Originally posted by Chizip
they need to address some rules though to make it more fluid and exciting for the average fan

a couple ones i like are:

you cant use your stick on another player, only the body
smaller goalie pads
shoot outs after an ot period is played (no more ties)
I agree Chizip. I also think they should shorten the season by a few games.

Yes, some parts of the game should be changed to improve the game. But the league is doing it like someone trying to adjust a weight of 2 tons to 1 ton using 5lb plates. As I said before, here is a novel idea, call the damn penalities so the players can skate and shoot and score. The players will stop doing the crap if they spend the whole game killing power plays night after night. I'm sure the coaches would make sure they play smart too.


The following are actual rules for the NHL but are usually only called when there are scoring opportunities taken away by the infraction or they have to make up for a bad call earlier. Generally, this stuff is going on all the time on the ice especially the hooking. Oh yeah, I forgot the retaliation call too. The refs always get the retaliator which is really comforting to a player.

Rule 50 Cross-Checking

(NOTE) A cross-check shall mean a check rendered with both hands on the stick, and the extending of the arms, while the check is being delivered.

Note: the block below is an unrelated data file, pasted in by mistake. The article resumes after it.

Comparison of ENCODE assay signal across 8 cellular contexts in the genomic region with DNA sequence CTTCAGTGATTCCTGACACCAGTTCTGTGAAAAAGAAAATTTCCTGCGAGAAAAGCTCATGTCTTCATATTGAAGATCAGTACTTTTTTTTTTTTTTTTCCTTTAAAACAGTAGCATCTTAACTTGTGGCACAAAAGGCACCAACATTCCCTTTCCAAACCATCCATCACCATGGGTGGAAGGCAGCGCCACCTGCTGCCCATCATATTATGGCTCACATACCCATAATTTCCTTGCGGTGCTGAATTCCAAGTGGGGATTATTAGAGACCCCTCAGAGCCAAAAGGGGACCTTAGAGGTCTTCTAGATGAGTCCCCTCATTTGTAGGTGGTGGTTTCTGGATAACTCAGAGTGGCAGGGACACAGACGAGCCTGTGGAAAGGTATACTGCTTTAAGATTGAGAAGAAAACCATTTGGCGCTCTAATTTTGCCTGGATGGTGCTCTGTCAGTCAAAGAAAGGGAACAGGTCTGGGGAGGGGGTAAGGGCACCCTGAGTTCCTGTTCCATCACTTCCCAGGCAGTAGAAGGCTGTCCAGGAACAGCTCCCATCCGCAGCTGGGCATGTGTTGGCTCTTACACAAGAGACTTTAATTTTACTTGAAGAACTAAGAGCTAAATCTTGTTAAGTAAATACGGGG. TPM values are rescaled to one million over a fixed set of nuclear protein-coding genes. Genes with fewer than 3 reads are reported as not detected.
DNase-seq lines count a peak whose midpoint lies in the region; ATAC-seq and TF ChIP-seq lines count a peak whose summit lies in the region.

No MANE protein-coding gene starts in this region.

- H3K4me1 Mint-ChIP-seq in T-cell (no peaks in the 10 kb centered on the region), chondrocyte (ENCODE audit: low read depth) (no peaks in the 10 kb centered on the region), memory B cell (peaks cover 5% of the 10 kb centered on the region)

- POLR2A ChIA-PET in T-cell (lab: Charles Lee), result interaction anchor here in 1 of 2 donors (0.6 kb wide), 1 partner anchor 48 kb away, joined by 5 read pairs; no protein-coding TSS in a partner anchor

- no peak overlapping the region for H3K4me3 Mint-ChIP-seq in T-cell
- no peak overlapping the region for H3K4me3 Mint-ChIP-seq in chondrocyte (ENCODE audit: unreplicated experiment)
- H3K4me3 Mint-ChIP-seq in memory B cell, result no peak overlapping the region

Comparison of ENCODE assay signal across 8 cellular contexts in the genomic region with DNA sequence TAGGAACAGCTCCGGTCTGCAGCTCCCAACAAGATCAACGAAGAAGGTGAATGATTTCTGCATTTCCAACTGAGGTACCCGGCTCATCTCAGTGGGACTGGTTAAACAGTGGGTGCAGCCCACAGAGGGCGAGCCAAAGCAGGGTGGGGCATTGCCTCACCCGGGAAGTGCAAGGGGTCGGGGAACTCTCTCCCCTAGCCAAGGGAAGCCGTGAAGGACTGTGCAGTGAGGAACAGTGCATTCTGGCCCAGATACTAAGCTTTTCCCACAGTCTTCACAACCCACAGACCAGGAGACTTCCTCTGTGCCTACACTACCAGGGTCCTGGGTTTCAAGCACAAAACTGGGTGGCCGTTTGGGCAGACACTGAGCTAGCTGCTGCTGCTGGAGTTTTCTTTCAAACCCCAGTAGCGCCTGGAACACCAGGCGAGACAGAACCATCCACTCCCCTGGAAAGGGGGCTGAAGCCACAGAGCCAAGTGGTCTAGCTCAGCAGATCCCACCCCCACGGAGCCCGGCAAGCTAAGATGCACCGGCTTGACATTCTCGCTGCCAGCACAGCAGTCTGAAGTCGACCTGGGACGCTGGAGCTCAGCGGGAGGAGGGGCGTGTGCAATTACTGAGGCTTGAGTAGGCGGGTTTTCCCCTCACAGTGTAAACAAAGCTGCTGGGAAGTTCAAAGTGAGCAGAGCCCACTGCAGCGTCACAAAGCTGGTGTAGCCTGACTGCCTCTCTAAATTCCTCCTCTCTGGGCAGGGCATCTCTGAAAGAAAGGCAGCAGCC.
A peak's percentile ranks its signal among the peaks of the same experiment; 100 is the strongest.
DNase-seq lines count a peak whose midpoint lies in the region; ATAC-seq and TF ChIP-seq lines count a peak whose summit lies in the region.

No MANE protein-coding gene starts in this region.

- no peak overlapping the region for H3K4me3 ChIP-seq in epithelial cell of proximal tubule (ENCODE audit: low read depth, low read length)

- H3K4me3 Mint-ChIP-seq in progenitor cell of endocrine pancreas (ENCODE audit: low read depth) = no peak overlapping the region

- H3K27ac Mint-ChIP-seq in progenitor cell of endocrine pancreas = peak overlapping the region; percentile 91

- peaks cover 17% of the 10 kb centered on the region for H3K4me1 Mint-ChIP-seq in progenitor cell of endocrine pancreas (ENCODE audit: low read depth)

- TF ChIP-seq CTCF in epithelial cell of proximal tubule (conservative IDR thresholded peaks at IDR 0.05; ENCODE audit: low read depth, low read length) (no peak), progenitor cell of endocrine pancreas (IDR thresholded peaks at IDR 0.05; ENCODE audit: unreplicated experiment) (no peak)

(a) A minor or major penalty, at the discretion of the Referee, shall be imposed on a player who "cross-checks" an opponent.

When a major penalty is assessed for cross-checking, an automatic game misconduct penalty shall be imposed on the offending player.

(b) When a major penalty is imposed under this Rule, an automatic fine of one hundred dollars ($100) shall also be imposed.



Rule 53 Elbowing

Elbowing shall mean the use of an extended elbow in a manner that may or may not cause injury.

(a) A minor or major penalty, at the discretion of the Referee, shall be imposed on any player who uses his elbow to foul an opponent.

(b) When a major penalty is imposed under this Rule for a foul resulting in an injury to the face or head of an opponent, a game misconduct shall be imposed and an automatic fine of one hundred dollars ($100).



Rule 64 Hooking

Hooking is the act of using the stick in a manner that enables a player to restrain an opponent.

(NOTE) When a player is checking another in such a way that there is only stick-to-stick contact, such action is not to be penalized as hooking.

(a) A minor penalty shall be imposed on a player who impedes the progress of an opponent by "hooking" with his stick.

(b) A major penalty and a game misconduct shall be imposed on any player who injures an opponent by "hooking." A player who has been assessed a major penalty and a game misconduct under this Rule shall be automatically fined one hundred dollars ($100).